verb (used without object), sloped, sloping.
to have or take an inclined or oblique direction or angle considered with reference to a vertical or horizontal plane; slant.
to move at an inclination or obliquely: They sloped gradually westward.
verb (used with object), sloped, sloping.
to direct at a slant or inclination; incline from the horizontal or vertical: The sun sloped its beams.
to form with a slope or slant: to slope an embankment.
ground that has a natural incline, as the side of a hill.
inclination or slant, especially downward or upward.
deviation from the horizontal or vertical.
an inclined surface.
Usually, slopes. hills, especially foothills or bluffs: the slopes of Mt. Kilimanjaro.
the tangent of the angle between a given straight line and the x- axis of a system of Cartesian coordinates.
the derivative of the function whose graph is a given curve evaluated at a designated point.
Slang: Disparaging and Offensive. an Asian, especially a Vietnamese.
slope off, Chiefly British Slang. to make one's way out slowly or furtively.

1495–1505; aphetic variant of aslope; akin to slip1

slopingly, adverb
slopingness, noun
unsloped, adjective
unsloping, adjective

1. Slope, slant mean to incline away from a relatively straight surface or line used as a reference. To slope is to incline vertically in an oblique direction: The ground slopes (upward or downward ) sharply here. To slant is to fall to one side, to lie obliquely to some line whether horizontal or perpendicular: The road slants off to the right. Unabridged
Based on the Random House Dictionary, © Random House, Inc. 2014.
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World English Dictionary
slope (sləʊp)
1.  to lie or cause to lie at a slanting or oblique angle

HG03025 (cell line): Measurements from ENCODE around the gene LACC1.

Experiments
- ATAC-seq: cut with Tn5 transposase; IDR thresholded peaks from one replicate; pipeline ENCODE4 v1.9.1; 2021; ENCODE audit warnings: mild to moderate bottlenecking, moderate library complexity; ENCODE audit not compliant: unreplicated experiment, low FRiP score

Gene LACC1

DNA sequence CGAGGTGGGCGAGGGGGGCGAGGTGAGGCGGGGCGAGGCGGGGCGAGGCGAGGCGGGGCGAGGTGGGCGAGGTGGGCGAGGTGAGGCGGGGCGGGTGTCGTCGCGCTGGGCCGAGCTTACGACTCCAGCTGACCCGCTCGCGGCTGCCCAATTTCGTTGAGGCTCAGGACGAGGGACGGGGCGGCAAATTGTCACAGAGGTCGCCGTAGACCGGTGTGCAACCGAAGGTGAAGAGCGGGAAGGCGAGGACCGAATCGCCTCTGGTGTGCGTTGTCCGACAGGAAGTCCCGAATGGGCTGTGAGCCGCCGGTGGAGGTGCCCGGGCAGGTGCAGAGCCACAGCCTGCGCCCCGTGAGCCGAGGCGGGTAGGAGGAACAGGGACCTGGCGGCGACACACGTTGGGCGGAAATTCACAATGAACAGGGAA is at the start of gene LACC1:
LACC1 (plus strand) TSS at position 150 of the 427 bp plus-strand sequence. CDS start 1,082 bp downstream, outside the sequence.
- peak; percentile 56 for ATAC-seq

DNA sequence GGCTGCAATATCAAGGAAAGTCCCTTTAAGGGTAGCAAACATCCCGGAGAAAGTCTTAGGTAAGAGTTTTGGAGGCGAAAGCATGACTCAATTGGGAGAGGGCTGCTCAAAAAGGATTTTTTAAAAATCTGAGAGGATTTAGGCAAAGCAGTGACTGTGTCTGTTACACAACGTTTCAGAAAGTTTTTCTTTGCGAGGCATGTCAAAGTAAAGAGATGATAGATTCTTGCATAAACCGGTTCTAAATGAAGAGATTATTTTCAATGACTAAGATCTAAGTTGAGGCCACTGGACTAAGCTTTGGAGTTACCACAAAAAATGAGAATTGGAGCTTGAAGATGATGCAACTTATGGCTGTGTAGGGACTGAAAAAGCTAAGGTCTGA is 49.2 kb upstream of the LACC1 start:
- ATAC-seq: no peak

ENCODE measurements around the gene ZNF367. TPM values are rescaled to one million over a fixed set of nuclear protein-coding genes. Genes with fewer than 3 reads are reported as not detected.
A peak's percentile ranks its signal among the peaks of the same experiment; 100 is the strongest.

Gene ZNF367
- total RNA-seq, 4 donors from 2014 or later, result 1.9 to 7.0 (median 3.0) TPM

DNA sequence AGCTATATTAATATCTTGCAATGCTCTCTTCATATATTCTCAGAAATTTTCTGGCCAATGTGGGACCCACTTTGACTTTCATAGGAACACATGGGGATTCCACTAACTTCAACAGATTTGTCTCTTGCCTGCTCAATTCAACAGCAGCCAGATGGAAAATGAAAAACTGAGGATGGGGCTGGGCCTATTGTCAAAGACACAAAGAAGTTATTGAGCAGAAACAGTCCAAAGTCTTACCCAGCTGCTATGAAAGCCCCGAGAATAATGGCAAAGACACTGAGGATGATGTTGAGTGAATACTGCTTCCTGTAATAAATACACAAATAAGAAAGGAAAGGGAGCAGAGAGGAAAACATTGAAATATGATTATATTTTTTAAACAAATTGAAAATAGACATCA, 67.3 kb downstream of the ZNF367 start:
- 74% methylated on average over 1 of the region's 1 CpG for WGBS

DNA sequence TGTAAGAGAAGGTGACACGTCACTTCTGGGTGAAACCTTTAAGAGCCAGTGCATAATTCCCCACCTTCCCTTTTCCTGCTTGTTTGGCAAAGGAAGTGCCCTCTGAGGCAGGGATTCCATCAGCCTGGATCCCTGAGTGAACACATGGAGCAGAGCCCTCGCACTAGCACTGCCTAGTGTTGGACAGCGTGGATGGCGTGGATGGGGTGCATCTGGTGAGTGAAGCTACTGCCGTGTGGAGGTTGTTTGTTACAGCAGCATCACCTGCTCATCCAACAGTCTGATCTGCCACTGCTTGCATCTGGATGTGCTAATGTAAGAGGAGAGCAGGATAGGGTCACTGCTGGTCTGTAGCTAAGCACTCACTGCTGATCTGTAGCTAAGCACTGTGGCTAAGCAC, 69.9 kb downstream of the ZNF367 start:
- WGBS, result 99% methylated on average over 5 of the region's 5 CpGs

2.  (intr) (esp of natural features) to follow an inclined course: many paths sloped down the hillside
3.  (intr; foll by off, away, etc) to go furtively
4.  (tr) military (formerly) to hold (a rifle) in the slope position (esp in the command slope arms)
5.  an inclined portion of ground
6.  (plural) hills or foothills
7.  any inclined surface or line
8.  the degree or amount of such inclination
9.  maths
 a.  (of a line) the tangent of the angle between the line and another line parallel to the x-axis
 b.  the first derivative of the equation of a curve at a given point
10.  (formerly) the position adopted for British military drill when the rifle is rested on the shoulder
11.  slang, derogatory (US) a person from Southeast Asia, especially a Vietnamese
[C15: short for aslope, perhaps from the past participle of Old English āslūpan to slip away, from slūpan to slip]

Collins English Dictionary - Complete & Unabridged 10th Edition
2009 © William Collins Sons & Co. Ltd. 1979, 1986 © HarperCollins
Publishers 1998, 2000, 2003, 2005, 2006, 2007, 2009
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Word Origin & History

1590s, from earlier adj. meaning "slanting" (c.1500), probably from M.E. aslope (adv.) "on the incline" (late 15c.), from O.E. *aslopen, pp. of aslupan "to slip away," from a- "away" + slupan "to slip" (see sleeve). The noun is first recorded 1610s, from the verb. Derogatory
slang meaning "Oriental person" is attested from 1948.
Online Etymology Dictionary, © 2010 Douglas Harper
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Example sentences
The shelf ends at a break, where the increased steepness is defined as the
  continental slope.
Finally she planted agaves, aloes, and other species to cover the slope without
  blocking ocean views.
Slope also affects airflow: warm air rises, cold air sinks.
Supply curves in economics still slope upward regardless of who is doing the
Image for slope
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